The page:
Re: Process for severe early stable bugs?

From: Greg KH
Date: Sat Dec 08 2018 - 06:56:36 EST

On Fri, Dec 07, 2018 at 04:33:10PM -0800, Laura Abbott wrote:
> The latest file system corruption issue (Nominally fixed by
> ffe81d45322c ("blk-mq: fix corruption with direct issue") later
> fixed by c616cbee97ae ("blk-mq: punt failed direct issue to dispatch
> list")) brought a lot of rightfully concerned users asking about
> release schedules. 4.18 went EOL on Nov 21 and Fedora rebased to
> 4.19.3 on Nov 23. When the issue started getting visibility,
> users were left with the option of running known EOL 4.18.x
> kernels or running a 4.19 series that could corrupt their
> data. Admittedly, the risk of running the EOL kernel was pretty
> low given how recent it was, but it's still not a great look
> to tell people to run something marked EOL.
> I'm wondering if there's anything we can do to make things easier
> on kernel consumers. Bugs will certainly happen but it really
> makes it hard to push the "always run the latest stable" narrative
> if there isn't a good fallback when things go seriously wrong. I
> don't actually have a great proposal for a solution here other than
> retroactively bringing back 4.18 (which I don't think Greg would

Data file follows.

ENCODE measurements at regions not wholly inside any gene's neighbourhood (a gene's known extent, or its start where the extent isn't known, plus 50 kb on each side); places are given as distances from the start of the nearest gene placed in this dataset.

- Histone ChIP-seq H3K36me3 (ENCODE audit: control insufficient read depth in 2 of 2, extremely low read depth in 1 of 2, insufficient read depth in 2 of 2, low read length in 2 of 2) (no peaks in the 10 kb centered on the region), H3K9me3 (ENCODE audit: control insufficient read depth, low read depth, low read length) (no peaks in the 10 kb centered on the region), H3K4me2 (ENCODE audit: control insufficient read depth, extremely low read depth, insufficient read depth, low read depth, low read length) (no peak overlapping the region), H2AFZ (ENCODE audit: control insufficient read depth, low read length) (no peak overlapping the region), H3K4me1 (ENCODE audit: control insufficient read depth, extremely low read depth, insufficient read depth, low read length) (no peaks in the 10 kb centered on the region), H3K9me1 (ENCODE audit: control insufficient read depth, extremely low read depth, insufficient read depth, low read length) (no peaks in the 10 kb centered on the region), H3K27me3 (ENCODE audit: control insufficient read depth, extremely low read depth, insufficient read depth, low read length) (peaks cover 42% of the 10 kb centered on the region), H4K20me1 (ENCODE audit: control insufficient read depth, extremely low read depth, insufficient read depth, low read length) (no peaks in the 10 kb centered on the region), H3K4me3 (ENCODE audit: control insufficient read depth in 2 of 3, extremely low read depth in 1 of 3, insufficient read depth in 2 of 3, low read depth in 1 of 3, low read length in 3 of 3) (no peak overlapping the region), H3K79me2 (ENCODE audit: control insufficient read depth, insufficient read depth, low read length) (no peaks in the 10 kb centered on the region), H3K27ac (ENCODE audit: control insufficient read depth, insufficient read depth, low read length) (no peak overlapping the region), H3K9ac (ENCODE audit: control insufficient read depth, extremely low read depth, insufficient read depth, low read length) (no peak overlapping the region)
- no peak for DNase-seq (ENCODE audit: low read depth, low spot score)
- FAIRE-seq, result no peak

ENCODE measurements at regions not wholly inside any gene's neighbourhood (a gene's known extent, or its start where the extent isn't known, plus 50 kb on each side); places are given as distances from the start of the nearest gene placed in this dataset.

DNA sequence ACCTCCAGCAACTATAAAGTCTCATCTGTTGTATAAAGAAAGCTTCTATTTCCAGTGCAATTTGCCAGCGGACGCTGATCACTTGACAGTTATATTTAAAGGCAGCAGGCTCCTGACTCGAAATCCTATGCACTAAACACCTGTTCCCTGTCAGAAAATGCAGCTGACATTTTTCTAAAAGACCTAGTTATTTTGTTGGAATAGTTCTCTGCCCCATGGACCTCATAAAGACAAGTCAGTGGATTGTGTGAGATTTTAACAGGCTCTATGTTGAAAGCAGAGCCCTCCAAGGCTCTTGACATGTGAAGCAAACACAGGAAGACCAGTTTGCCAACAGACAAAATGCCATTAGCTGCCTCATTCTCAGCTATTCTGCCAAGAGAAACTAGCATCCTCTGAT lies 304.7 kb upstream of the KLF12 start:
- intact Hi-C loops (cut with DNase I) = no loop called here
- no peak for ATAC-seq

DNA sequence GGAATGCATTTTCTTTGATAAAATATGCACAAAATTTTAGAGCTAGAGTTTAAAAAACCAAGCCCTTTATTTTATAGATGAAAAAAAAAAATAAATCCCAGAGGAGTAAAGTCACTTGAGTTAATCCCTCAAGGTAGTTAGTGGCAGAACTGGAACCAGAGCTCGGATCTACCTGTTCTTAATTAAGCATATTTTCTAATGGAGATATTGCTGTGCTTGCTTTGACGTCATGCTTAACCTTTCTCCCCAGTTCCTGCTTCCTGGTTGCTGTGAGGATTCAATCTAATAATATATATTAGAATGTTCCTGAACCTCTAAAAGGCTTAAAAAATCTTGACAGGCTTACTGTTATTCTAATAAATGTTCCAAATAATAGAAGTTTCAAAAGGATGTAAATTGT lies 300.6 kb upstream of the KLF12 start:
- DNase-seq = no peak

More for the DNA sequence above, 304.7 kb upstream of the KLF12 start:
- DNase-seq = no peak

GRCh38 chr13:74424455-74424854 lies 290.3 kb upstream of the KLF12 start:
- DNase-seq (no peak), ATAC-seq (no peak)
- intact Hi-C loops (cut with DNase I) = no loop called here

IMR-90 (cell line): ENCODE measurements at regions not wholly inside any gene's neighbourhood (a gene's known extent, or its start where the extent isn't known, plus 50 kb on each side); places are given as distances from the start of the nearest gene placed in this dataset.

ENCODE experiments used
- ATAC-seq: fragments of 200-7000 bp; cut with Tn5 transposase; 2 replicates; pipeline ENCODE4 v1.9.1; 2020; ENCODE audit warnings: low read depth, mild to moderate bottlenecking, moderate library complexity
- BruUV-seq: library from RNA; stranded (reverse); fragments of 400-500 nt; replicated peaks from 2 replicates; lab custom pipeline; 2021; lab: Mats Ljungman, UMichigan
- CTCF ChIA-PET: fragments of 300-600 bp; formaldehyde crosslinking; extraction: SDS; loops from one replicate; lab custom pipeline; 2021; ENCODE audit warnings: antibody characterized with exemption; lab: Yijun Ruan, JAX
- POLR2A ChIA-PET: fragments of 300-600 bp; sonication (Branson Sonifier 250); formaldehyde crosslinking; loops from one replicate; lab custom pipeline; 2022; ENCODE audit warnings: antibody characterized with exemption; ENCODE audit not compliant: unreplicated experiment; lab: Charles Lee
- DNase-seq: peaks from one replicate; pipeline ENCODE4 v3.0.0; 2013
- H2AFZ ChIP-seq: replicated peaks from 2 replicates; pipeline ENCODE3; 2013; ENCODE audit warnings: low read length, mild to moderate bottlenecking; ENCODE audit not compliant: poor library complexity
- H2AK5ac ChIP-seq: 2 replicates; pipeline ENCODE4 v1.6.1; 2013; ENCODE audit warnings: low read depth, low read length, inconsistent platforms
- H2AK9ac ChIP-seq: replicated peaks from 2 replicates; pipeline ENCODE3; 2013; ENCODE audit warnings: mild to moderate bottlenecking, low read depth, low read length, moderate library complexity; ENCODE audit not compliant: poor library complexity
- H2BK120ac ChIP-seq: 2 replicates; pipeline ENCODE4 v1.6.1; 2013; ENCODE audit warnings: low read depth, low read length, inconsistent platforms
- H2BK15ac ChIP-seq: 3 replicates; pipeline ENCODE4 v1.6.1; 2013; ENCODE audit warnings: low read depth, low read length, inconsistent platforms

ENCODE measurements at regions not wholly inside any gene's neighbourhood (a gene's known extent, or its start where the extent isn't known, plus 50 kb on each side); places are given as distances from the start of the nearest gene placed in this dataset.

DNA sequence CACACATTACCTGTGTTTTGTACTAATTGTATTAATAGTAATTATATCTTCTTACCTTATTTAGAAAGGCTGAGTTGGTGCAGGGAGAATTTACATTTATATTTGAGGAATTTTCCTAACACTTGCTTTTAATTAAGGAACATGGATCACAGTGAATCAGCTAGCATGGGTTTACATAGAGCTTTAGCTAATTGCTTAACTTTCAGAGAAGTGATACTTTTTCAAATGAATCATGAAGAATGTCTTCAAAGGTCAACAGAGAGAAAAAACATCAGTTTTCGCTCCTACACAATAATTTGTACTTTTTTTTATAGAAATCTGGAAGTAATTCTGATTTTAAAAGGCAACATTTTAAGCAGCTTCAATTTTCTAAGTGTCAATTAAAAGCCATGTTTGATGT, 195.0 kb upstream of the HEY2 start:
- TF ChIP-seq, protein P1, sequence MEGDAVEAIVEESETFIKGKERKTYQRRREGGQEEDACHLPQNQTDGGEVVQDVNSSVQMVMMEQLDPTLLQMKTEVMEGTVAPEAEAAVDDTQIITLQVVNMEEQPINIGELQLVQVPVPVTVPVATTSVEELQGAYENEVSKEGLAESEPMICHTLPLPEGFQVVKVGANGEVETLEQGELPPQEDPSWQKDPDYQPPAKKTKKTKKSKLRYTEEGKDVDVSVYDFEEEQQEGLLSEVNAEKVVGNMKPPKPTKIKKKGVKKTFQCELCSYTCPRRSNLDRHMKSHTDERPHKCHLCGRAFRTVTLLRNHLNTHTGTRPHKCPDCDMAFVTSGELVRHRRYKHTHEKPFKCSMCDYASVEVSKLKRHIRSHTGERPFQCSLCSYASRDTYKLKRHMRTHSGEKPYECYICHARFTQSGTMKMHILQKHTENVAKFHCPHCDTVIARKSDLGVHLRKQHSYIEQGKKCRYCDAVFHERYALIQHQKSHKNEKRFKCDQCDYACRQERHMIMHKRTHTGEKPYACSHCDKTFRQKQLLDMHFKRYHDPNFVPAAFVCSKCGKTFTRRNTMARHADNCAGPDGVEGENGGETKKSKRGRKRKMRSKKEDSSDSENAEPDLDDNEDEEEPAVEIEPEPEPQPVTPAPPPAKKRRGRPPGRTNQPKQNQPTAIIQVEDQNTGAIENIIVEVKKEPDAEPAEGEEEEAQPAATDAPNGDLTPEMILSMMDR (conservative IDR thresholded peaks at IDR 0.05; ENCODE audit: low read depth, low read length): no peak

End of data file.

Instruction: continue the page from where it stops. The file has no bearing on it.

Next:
> like) but I figured I should at least bring it up.

A nice step forward would have been if someone could have at least
_told_ the stable maintainer (i.e. me) that there was such a serious bug
out there. That didn't happen here and I only found out about it
accidentally by happening to talk to a developer who was on the bugzilla
thread at a totally random meeting last Wednesday.

There was also not an email thread that I could find once I found out
about the issue. By that time the bug was fixed and all I could do was
wait for it to hit Linus's tree (and even then, I had to wait for the
fix to the fix...) If I had known about it earlier, I would have
reverted the change that caused this.

I would start by looking at how we at least notify people of major
issues like this. Yes it was complex and originally blamed on both
btrfs and ext4 changes, and it was dependant on using a brand-new
.config file which no kernel developers use (and it seems no distro uses
either, which protected Fedora and others at the least!)

There will always be bugs and exceptions and personally I think that the
rarity of this one was such that it is a rare event and adding the
requirement that I have to maintain more than one set of stable trees
for longer isn't going to happen (yeah, I know you said you didn't
expect that, but I know others mentioned it to me...)

So I don't know what to say here other than please tell me about major
issues like this and don't rely on me getting lucky and hearing about it
on my own.


greg k-h